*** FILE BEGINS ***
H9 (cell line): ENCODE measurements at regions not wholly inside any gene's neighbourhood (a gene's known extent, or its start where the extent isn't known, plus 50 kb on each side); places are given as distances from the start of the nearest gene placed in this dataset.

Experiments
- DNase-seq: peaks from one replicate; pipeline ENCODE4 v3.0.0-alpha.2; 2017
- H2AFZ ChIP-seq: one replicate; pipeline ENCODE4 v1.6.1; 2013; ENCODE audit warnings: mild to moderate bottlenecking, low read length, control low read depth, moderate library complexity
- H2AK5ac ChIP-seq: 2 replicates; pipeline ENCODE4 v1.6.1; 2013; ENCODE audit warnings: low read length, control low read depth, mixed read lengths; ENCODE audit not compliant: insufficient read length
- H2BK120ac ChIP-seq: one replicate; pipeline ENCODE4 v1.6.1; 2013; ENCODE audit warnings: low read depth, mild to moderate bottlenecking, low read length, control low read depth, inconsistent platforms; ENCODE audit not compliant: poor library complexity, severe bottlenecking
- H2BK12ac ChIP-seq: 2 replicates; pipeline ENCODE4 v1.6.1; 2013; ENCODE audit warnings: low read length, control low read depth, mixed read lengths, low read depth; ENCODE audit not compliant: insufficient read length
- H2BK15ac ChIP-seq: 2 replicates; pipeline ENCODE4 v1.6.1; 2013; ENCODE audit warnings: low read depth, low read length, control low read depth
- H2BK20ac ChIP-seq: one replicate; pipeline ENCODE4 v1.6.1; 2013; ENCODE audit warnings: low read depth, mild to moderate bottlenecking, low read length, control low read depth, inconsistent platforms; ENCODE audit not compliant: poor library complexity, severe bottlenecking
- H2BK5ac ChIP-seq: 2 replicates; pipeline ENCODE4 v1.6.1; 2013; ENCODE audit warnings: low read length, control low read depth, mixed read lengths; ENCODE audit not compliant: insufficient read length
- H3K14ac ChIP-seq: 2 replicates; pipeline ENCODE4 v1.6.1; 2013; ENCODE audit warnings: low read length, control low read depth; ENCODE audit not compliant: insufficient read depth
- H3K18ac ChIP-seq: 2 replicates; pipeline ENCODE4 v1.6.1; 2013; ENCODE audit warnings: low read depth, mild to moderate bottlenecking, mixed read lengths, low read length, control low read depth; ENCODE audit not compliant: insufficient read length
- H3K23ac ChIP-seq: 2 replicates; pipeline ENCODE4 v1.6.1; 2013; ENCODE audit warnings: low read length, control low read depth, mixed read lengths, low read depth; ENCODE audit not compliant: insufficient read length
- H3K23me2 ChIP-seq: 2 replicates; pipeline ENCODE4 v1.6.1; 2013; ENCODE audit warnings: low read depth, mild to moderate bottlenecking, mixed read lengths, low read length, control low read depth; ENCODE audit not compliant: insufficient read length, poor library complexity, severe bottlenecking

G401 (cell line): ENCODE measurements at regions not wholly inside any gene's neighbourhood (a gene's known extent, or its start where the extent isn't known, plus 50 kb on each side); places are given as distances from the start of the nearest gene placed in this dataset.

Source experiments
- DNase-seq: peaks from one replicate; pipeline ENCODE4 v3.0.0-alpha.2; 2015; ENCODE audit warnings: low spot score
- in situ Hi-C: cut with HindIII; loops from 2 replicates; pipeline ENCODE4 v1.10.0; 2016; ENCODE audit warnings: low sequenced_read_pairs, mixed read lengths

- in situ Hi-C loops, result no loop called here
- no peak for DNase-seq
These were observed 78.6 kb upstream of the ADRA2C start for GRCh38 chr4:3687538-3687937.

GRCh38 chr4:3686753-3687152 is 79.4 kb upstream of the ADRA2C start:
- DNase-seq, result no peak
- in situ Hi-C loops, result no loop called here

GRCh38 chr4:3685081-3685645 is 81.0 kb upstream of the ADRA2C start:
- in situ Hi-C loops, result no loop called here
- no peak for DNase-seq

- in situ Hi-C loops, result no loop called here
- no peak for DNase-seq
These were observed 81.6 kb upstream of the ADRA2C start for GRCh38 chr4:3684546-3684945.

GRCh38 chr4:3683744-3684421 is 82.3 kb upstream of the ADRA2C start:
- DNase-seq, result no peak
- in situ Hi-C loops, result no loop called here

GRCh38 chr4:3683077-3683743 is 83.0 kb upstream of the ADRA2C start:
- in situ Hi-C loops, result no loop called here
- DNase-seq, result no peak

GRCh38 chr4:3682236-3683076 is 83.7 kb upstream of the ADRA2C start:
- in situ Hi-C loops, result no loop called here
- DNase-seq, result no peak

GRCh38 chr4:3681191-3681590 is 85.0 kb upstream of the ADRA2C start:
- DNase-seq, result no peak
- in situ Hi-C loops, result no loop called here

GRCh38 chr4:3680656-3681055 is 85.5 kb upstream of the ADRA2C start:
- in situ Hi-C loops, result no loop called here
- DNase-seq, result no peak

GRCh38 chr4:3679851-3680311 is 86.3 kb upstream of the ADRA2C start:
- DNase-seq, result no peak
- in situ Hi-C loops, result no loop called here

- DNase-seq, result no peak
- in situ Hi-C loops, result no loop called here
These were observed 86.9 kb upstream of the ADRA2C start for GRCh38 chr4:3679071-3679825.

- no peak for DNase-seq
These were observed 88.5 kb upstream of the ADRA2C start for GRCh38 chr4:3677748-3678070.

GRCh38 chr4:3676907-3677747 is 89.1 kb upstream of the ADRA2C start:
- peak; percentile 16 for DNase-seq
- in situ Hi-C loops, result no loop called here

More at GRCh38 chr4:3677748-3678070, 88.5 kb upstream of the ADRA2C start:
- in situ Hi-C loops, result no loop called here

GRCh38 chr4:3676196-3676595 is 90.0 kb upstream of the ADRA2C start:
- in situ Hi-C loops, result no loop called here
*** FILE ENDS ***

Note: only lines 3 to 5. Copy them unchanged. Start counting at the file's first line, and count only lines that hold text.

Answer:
- DNase-seq: peaks from one replicate; pipeline ENCODE4 v3.0.0-alpha.2; 2017
- H2AFZ ChIP-seq: one replicate; pipeline ENCODE4 v1.6.1; 2013; ENCODE audit warnings: mild to moderate bottlenecking, low read length, control low read depth, moderate library complexity
- H2AK5ac ChIP-seq: 2 replicates; pipeline ENCODE4 v1.6.1; 2013; ENCODE audit warnings: low read length, control low read depth, mixed read lengths; ENCODE audit not compliant: insufficient read length